The education charity Teach First has recruited a record cohort of trainee teachers after almost two in three passed its screening process.

This summer, 1,735 trainees will join the scheme, which places high-flying graduates who might not have considered teaching in schools serving disadvantaged communities.

If the next prime minister wants the country to thrive, we need serious action

For the 2019 intake, 65 per cent of applicants passed the charity’s initial screening, the highest level ever, and 21 per cent went on to get a place.

The cohort is Teach First’s largest to date and is just 15 trainees shy of the 1,750 target set by the government in its £39 million funding contract. The boom this year reverses a three-year slump which saw cohort numbers drop as low as 1,259 last year.

It comes after Schools Week revealed how the charity was sharpening its focus on the teacher recruitment elements of its business, amid doubts over the future of its government funding. Several non-teaching-related programmes were ditched, putting a number of jobs at risk.

Data obtained by this newspaper shows that of 8,240 applicants for this year, 65 per cent passed the charity’s blind screening process, which is based solely on “academic qualifications and long standing competencies”. Applicants need at least a 2:2 degree and certain A-level and GCSE qualifications to pass the screening and go through to the next stage.

Although the proportion of applicants gaining a Teach First place is now back to around the level it was in 2015, the proportion getting through initial screening has risen substantially.

Last year, 57 per cent of applicants passed, and in 2017 just 53 per cent made it through.

However, Teach First insists its screening process has not changed, and puts the increase down it receiving more high-quality applications as a result of other changes to its recruitment process.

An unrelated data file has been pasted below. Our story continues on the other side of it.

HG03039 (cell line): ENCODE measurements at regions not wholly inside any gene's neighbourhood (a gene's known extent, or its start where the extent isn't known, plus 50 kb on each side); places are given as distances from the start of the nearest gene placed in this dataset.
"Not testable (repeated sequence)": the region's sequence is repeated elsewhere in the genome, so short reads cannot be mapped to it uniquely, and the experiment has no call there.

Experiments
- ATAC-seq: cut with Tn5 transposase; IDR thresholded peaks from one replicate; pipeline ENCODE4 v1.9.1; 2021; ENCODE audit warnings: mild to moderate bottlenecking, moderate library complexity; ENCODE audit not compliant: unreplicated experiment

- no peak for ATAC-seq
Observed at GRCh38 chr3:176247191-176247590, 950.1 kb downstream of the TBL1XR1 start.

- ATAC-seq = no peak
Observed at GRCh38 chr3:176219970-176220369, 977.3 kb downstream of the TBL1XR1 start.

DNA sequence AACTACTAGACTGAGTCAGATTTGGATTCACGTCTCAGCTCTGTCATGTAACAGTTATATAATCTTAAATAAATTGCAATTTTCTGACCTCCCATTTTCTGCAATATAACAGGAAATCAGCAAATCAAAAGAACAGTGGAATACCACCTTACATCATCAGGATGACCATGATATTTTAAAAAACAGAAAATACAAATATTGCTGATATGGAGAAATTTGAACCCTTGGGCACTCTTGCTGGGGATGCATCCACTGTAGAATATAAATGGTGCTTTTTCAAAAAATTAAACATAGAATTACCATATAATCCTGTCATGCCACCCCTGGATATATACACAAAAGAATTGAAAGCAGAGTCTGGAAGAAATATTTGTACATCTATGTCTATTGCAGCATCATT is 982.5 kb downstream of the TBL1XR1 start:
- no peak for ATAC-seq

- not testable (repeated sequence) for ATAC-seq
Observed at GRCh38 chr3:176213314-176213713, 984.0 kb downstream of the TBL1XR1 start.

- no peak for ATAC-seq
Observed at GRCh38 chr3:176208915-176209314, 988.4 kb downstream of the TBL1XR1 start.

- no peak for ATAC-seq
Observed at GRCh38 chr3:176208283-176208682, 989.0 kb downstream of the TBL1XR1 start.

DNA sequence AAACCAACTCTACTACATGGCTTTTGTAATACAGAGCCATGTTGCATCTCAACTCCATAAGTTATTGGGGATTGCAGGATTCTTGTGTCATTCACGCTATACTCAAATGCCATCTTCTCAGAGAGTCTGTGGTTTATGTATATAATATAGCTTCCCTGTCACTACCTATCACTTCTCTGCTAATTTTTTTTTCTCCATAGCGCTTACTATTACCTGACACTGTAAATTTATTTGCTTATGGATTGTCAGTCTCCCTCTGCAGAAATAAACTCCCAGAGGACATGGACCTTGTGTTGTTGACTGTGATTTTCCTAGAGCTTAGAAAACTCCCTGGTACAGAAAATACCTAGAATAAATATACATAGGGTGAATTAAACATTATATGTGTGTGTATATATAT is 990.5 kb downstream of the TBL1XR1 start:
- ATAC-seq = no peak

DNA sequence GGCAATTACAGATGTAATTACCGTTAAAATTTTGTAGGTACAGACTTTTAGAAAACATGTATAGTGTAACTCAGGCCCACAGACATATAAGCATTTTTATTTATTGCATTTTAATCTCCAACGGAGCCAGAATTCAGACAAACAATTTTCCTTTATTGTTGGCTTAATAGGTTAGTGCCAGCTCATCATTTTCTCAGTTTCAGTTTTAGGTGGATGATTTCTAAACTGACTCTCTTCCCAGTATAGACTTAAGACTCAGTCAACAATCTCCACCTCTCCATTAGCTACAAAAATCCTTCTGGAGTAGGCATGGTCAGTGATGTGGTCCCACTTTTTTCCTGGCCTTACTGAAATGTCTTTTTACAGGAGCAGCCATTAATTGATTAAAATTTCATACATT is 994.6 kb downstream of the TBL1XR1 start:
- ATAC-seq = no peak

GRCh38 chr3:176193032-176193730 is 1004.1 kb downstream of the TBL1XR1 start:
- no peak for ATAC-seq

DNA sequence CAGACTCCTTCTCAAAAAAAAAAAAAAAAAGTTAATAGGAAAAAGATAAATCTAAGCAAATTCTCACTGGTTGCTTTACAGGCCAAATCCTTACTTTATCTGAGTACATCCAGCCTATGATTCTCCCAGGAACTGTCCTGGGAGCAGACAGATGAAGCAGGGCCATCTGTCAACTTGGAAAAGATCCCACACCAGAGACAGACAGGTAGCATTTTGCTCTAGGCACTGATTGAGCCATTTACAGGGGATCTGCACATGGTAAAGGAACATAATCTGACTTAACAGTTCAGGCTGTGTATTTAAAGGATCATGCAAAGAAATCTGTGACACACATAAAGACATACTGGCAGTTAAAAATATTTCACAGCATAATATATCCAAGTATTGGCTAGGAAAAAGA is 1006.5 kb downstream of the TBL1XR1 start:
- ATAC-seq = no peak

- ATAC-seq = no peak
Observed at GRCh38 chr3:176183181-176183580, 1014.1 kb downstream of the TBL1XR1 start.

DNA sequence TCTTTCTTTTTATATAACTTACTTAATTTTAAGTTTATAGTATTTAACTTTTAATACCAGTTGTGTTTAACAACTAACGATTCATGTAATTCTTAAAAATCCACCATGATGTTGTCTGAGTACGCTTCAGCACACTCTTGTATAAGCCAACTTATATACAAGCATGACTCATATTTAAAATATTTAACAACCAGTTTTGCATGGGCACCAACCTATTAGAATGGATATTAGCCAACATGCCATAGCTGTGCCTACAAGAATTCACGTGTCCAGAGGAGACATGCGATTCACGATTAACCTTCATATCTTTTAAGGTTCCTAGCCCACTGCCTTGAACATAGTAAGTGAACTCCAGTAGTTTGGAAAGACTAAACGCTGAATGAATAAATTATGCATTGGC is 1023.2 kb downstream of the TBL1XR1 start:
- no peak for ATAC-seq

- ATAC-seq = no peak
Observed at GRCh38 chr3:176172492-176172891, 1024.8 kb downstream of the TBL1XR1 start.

The charity says it redoubled its efforts to highlight “the huge rewards that come with joining the profession” and targeted advertising and social media at trainees in specific subjects and “from a more diverse pool”.

Teach First also claims to have “re-engineered each stage of their recruitment process to improve the overall applicant experience, increasing feedback and face-to-face assessment of candidate potential”.

“While there was no magic bullet, the carefully targeted changes meant the charity saw more high quality applicants than ever before in their sixteen year history and more who stayed in the application pipeline all the way through,” a spokesperson said.

Announcing the news today, Teach First chief executive Russell Hobby called for “serious action” from whoever becomes the next prime minister to tackle the teacher recruitment and retention crisis.

Hobby said he was “delighted” the charity had “bucked trends” with its record-breaking cohort, “but with pupil numbers rapidly rising, this isn’t ‘job done’”.

“We’re striving to make sure our teachers of the future truly reflect the diversity of the communities they serve. We know there are more people out there from all walks of life who could build a rewarding career in teaching and we’re determined to find them.

“If the next prime minister wants the country to thrive, we need serious action. This means pledging to increase school funding, protect the pupil premium, and urgently address teacher starting salaries and workload. If we get this right, we can change the tide on teacher recruitment and retention, to change the direction of children’s lives.”

As well as being the charity’s largest, this year’s cohort is also its “most diverse”, Teach First said.

Black, Asian and minority ethnic teachers make up 22 per cent of the cohort, up from 15 per cent in 2015. The proportion of LGBT+ trainees has also increased from 6 to 12 per cent over the same period, while the number with disabilities has increased from 9 to 17 per cent.

This year, 30 per cent of Teach First trainees changed careers to join the scheme, up from 22 per cent in 2015. The charity has also announced increases in its numbers of STEM and modern foreign language trainees.